Wednesday, July 14, 2010

A Designated Beneficiary is Key for Employer Plans

You thought you had a hard time understanding the Tax Code? Even the government doesn’t know the rules for these rollovers! Just recently, I got a call from an advisor whose client had a form letter from a government Thrift Savings Plan (TSP). His mother and father had both died within months of each other and the end result is that the TSP balance is now going to his mother’s estate. The TSP letter gave the executor of the estate 60 days to move the funds to an inherited IRA or a check would be issued payable to the estate with 20% withholding taken from the check.

As of 2010 all employer plans (TSP’s, 401(k)’s, etc) must allow a designated non-spouse beneficiary the ability to do a direct rollover (direct transfer or trustee-to-trustee transfer) of inherited plan funds to a properly titled inherited IRA. The key word here is designated, because a non-designated beneficiary does not have this option. But just who or what is a designated beneficiary anyway?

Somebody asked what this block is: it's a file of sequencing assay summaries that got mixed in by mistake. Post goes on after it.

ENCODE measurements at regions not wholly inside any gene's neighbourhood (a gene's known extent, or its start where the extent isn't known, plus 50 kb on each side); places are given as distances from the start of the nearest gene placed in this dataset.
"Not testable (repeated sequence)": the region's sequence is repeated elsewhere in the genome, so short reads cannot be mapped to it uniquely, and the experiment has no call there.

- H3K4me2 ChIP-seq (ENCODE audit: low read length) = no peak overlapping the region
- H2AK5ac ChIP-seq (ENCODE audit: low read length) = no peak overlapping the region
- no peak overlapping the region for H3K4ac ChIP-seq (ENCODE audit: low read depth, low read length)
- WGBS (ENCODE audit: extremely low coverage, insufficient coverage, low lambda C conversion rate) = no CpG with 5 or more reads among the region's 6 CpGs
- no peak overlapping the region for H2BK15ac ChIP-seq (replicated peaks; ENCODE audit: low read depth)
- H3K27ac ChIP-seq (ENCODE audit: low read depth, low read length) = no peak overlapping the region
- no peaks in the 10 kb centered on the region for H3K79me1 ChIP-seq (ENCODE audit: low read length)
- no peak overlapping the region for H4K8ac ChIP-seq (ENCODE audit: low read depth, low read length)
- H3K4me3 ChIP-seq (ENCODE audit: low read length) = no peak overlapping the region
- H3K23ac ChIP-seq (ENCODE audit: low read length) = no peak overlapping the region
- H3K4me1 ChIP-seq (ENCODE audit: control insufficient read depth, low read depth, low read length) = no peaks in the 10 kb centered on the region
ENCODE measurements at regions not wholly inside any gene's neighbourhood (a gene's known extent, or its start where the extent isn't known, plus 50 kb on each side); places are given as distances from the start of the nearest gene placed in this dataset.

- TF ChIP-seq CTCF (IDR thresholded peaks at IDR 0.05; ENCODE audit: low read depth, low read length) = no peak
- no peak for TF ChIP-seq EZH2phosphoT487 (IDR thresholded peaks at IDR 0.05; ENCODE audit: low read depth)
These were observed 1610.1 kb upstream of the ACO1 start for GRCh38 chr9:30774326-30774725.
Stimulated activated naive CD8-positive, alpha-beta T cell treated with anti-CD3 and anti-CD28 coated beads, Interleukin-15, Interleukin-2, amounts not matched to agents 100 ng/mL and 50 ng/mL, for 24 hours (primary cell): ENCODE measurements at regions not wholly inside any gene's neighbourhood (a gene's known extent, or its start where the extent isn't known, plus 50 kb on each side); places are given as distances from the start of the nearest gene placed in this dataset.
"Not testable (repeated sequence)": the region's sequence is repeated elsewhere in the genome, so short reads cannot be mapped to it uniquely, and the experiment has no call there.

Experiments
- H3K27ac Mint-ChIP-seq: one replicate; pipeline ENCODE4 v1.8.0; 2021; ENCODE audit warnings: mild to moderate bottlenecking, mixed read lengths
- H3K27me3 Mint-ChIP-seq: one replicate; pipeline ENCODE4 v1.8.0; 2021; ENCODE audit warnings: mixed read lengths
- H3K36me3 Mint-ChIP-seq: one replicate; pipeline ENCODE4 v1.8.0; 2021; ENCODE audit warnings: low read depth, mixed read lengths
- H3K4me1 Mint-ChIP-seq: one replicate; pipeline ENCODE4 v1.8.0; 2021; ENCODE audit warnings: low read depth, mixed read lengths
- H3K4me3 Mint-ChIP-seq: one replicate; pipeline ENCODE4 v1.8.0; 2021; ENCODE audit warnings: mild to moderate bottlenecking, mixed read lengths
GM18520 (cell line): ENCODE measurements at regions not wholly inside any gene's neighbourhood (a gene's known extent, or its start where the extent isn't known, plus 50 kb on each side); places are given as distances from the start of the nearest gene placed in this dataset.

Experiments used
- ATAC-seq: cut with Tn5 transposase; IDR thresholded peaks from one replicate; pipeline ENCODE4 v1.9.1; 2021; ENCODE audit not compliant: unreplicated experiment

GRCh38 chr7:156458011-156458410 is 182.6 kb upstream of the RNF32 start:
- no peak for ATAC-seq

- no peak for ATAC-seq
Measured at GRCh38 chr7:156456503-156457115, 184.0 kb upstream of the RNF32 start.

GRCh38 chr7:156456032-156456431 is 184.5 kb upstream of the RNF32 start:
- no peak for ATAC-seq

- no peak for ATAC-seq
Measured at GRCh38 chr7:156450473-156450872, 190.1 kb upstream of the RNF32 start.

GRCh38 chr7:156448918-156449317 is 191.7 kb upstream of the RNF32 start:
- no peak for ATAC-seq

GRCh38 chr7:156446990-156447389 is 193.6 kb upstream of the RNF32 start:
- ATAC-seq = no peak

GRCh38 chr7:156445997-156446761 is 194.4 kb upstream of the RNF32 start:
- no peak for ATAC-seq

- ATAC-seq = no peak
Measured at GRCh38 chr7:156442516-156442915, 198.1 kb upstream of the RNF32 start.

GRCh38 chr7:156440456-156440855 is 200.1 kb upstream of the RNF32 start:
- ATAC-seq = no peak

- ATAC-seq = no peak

The answer is simple. A designated beneficiary is a named beneficiary with a birth date, i.e. an individual (or a qualifying trust). You must name a beneficiary on the beneficiary form or the form will sometimes say that if no beneficiary is named the beneficiary is my spouse or my children. Then you have a named beneficiary with a birth date. An estate is NEVER a designated beneficiary and is not able to do a direct rollover of inherited plan funds to an inherited IRA.

Additionally, 20% withholding is only required on distributions that are eligible for rollover. A non-spouse beneficiary, such as the estate, is NEVER eligible to rollover a distribution of inherited retirement benefits whether they come from an IRA or an employer plan.

The moral here is that employers or IRA custodians may not always give you correct information. Always, always, always, check with an advisor with knowledge and experience in retirement plans. You sometimes can’t even trust the government.

By IRA Technical Consultant Beverly DeVeny and Jared Trexler
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